• Barbara Crossette

    About Barbara Crossette

    Barbara Crossette is the senior consulting editor and writer for PassBlue, a fellow of the Ralph Bunche Institute for International Studies at The Graduate Center, CUNY, and the United Nations correspondent for The Nation. She is also a board member of the Carnegie Council for Ethics in International Affairs and a member of the Council on Foreign Relations.

    Previously, Crossette was the UN bureau chief for The New York Times from 1994 to 2001 and before that its chief correspondent in Southeast Asia and South Asia. She is the author of "So Close to Heaven: The Vanishing Buddhist Kingdoms of the Himalayas," "The Great Hill Stations of Asia" and a Foreign Policy Association study, "India Changes Course," in the Foreign Policy Association's "Great Decisions 2015."

    Crossette won the George Polk award for her coverage in India of the assassination of Rajiv Gandhi in 1991 and the 2010 Shorenstein Prize for her writing on Asia.

    A Top Economist Faults UNDP for Outmoded Policies

    by  • May 22, 2012 • Development • 1 Comment

    UNDP literacy program

    In a broadside against the United Nations Development Program, Jagdish Bhagwati, professor of economics at Columbia University and an adviser to the government of India and numerous international bodies, argues that the UN’s premier agency has declined in staff quality as it clings to outdated policies that actually harm poor countries. At the heart...

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    Native Americans Still Suffer ‘Profound Hurt,’ the UN Says

    by  • May 8, 2012 • Human Rights • 3 Comments

    apache dancers

    The relationship between the United States government and the United Nations machinery of human rights reporting has been a troubled one. Over the years, numerous UN rights monitors – called rapporteurs — have often been unwelcome visitors, sometimes refused permission to visit institutions like prisons or courts in some American states. The reception got...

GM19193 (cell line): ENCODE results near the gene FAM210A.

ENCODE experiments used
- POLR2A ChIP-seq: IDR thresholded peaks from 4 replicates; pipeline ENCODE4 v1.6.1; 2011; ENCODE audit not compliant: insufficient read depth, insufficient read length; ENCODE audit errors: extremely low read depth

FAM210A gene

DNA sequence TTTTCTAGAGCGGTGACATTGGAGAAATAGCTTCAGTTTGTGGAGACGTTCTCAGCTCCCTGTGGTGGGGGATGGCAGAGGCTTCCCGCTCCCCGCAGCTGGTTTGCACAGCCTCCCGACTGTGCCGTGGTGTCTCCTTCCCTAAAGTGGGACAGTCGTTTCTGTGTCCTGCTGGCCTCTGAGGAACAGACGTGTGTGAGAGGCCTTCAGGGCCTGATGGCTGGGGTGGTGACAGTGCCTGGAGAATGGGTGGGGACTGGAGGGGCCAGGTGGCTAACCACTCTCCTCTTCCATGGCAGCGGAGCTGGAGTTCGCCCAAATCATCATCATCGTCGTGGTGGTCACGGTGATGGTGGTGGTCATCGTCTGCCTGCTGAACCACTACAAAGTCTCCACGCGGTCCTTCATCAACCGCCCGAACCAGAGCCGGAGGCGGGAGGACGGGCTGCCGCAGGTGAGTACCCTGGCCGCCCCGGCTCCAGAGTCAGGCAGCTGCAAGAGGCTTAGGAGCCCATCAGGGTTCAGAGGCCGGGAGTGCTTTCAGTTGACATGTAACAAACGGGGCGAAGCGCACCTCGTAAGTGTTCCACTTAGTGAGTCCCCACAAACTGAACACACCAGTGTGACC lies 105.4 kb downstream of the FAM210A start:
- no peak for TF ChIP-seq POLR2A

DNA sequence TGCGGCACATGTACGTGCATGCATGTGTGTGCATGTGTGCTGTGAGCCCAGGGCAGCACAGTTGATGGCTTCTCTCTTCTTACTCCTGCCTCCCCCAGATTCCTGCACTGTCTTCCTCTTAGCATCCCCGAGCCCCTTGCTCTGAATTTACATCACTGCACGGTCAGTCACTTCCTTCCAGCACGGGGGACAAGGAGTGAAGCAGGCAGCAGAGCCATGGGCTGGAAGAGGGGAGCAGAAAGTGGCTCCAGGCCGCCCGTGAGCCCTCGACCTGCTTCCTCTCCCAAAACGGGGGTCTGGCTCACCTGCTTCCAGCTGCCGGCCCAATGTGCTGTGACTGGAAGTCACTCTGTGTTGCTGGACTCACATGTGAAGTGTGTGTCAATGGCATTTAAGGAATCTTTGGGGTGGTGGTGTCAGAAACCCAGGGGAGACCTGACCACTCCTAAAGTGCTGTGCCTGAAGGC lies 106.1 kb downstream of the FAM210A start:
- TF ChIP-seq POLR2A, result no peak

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    Nagging Hunger Undermines Millennium Poverty Goal

    by  • May 2, 2012 • Development, Human Rights • 15 Comments

    eradicating hunger

    The first of the eight Millennium Development Goals makes an ambitious demand: eradicate extreme poverty and hunger worldwide. It is now widely accepted that progress has been made in many countries on cutting the percentage of people living with less than the rock-bottom $1.25 a day. But decreasing hunger by half is another sadder...

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    Scrutinizing Millennium Goal Claims as 2015 Looms

    by  • April 16, 2012 • Development, Health and Population • 8 Comments

    MDG water

    In early March, a report from Unicef and the World Health Organization proclaimed proudly that the world had not only met but also surpassed the Millennium Development Goals target of reducing by half the number of people without access to safe drinking water. The agencies said that 89 percent of the global population —...

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    Annan Assembles a Veteran Team for Syria

    by  • March 22, 2012 • GOINGS-ON • 4 Comments


    Kofi Annan, with the Security Council now fully behind his mediation mission in Syria, has gathered a group of experienced former United Nations officials and diplomats to work with him as he seeks the end of hostilities and, ultimately, a political settlement in Damascus. The latest addition to the former secretary-general’s team is Jean-Marie...

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    UN Leaders Call for a Global Review of Women’s Rights

    by  • March 14, 2012 • General Assembly, Women • 4 Comments

    women's conference

    In an unusual joint call for action, Secretary-General Ban Ki-moon and the president of the General Assembly, Nassir Abdulaziz Al-Nasser of Qatar, are asking United Nations members to convene a world conference on women in 2015, the 20th anniversary of the path-breaking meeting in Beijing that broadly defined women’s rights and proposed actions to...

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